It’s that pain that places so much importance on this contest, not only for the money that could go toward pediatric brain tumor research, but for the exposure this disease needs. These children don’t have a voice. It’s something I’ve heard Tammi Carr say a number of times, but I’m only just now starting to grasp what that really means.

The thing is, statistics are what is driving research dollars, but statistics don’t tell the whole story. Statistics are not human lives. Statistics are not a parent receiving the news that they will have to watch their child suffer and then succumb to death. Statistics don’t paint the picture of what it feels like to have the whole world move on while you have to watch your child deteriorate and then leave you.

To do nothing as that happens to parent after parent after parent is just not right. It’s time to do something, and taking the time to vote each day for Coach John Beilein and The ChadTough Foundation is a small gesture that could make a big change. Brilliant minds are ready and willing to find this cure, but they need the funds to do so.

In talking with one mother about DIPG and the loss of her son, I asked her what she believed to be the biggest misconception about the disease. I expected her to talk about the benefits a cure would have on pediatric brain tumors and cancers as a whole, negating the belief that researching a rare disease would only help a small number of lives. I expected her to talk about the lack of funds dedicated to childhood cancers, negating the belief that sick children are a top priority in our country.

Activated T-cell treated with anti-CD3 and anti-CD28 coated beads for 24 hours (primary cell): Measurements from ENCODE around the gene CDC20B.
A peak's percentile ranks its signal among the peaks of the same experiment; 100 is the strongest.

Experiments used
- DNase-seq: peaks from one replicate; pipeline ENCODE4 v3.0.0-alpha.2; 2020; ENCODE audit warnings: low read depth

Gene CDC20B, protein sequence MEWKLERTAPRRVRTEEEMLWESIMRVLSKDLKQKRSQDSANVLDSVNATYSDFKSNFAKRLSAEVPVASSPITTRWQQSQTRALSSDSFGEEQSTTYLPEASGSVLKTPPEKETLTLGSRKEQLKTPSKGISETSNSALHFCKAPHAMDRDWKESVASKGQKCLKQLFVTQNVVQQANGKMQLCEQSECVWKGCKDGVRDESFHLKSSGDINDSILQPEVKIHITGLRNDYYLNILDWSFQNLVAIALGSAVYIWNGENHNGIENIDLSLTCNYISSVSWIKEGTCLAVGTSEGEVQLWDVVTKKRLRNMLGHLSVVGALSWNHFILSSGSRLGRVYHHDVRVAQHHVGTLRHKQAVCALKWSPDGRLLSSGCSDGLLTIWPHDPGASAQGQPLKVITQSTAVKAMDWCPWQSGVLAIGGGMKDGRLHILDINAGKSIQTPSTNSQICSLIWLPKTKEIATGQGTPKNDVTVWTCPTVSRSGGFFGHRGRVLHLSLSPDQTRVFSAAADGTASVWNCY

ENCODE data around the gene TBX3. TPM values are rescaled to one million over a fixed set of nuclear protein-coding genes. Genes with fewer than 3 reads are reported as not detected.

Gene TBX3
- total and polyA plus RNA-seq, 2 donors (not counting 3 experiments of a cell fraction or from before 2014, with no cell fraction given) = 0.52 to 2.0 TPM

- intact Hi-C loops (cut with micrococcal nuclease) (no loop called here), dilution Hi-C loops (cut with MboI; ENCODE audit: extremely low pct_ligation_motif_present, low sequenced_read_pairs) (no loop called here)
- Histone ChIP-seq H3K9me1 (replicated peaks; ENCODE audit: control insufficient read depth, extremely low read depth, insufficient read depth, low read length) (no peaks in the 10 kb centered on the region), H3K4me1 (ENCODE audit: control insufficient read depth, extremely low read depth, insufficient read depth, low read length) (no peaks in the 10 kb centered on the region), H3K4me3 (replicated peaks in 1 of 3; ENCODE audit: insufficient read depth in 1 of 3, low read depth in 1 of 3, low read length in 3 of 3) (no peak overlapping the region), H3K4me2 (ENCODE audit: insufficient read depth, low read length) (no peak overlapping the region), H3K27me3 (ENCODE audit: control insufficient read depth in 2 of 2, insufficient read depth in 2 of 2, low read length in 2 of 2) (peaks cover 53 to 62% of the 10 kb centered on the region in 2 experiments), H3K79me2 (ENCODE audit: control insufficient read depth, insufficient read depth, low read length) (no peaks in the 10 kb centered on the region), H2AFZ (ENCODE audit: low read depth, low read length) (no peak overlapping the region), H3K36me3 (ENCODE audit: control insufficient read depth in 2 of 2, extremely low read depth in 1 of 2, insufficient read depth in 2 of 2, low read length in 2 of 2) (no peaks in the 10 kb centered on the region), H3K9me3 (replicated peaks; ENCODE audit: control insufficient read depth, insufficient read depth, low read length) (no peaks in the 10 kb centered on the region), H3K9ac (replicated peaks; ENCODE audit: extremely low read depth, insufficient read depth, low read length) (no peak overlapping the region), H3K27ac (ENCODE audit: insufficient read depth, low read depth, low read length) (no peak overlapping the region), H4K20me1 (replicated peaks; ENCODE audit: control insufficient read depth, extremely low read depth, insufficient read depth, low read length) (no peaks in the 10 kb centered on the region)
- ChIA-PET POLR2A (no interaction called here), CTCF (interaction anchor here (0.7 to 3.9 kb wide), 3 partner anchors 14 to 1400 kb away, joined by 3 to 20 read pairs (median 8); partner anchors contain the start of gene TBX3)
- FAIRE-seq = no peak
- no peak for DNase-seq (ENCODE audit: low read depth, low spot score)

Brooke Healey

Learn more about Brooke’s story at brookehealey.com

I expected her to talk about brain tumors as the leading cause of cancer deaths among children, negating the belief that this isn’t a huge problem to be addressed.

But she didn’t. What she did say caught me completely off guard. What, I asked, is the biggest misconception the public has about this horrific disease?

“It could never happen to me or my child.”

Think about it. That word – “rare” – can lull you into believing that you and your children are untouchable, but the truth is, you aren’t. It could happen to you. It could happen to your niece, your grandchild, your godson, your friend’s child.

It could happen to any of us.

So, as you read about these children suffering from this “rare” disease, put yourself in the shoes of their parents, grandparents, siblings, friends, and muster up the anger you would feel if you were met with the devastating fact that treatment for your child’s disease hasn’t progressed in four decades.

Then set a reminder on your phone and vote each day for Coach Beilein and The ChadTough Foundation. Your vote may end up being a small part of a big change.